His modesty is apparent . Published in more than two dozen scientific papers and instrumental in the success of university rowing in Zurich, Gravenhorst does not admit that his accomplishments outshine those of anyone else. Instead, he credits his success to his teammates, his coaches and his colleagues.

Gravenhorst describes rowing experiences at the international level that he says helped to shape him both mentally and physically. Gravenhorst illustrates one from when he was selected in 2011 to race in the German  lightweight men's quadruple sculls at the World Rowing Cup. “You don’t get to select your friends at the national team level,” Gravenhorst says. “Often you don’t even know the people you are rowing with before you start.”

Gravenhorst was put together in what he calls an 'unlikely' group. “We were so different. In normal life we probably would never have met,” Gravenhorst laughs. “But we shared the same goal. At first it was difficult, we didn’t always get along and we didn’t have the same strategy for solving our differences.” Looking back on the training now Gravenhorst admits that there were some difficult periods, but now they are best friends.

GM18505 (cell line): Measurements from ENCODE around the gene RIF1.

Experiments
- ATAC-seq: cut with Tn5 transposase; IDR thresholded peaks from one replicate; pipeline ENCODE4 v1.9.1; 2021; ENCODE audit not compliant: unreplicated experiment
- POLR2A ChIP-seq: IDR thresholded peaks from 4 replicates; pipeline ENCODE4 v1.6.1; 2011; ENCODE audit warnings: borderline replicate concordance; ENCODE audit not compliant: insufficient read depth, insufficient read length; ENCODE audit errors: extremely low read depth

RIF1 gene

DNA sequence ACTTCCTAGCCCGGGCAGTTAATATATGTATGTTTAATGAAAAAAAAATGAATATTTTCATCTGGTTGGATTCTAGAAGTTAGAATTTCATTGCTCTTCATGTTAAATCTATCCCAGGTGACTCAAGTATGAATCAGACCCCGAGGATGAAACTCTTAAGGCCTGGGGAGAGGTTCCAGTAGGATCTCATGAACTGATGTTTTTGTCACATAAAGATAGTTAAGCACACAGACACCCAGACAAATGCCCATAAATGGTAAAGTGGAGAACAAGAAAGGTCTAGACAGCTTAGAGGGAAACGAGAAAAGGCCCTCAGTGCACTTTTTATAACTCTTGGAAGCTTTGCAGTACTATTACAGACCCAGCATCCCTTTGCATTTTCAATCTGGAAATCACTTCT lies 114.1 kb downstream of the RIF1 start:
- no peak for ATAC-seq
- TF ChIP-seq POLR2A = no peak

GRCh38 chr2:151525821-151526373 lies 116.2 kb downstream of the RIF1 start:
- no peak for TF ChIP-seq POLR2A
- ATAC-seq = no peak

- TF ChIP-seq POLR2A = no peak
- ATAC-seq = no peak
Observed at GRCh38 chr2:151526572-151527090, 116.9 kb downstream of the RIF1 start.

“It’s difficult to say if it was the success the brought us together, but I don’t think so. I think it was having the same goal and realising that working through our differences would bring us closer to that goal,” he says. “Now, I have so many different friends. Friends I might never have met if it weren’t for rowing.”

This is a lesson that the 29-year-old will take away. Working through differences and remaining focused and determined on one goal not only allowed them to achieve that goal, but also nourished a deep friendship that has endured for many years beyond the competition. For Gravenhorst, this is the nature of the sport. No matter where he travels, he seeks out rowers because as he says, 'these are the people I want to get to know'.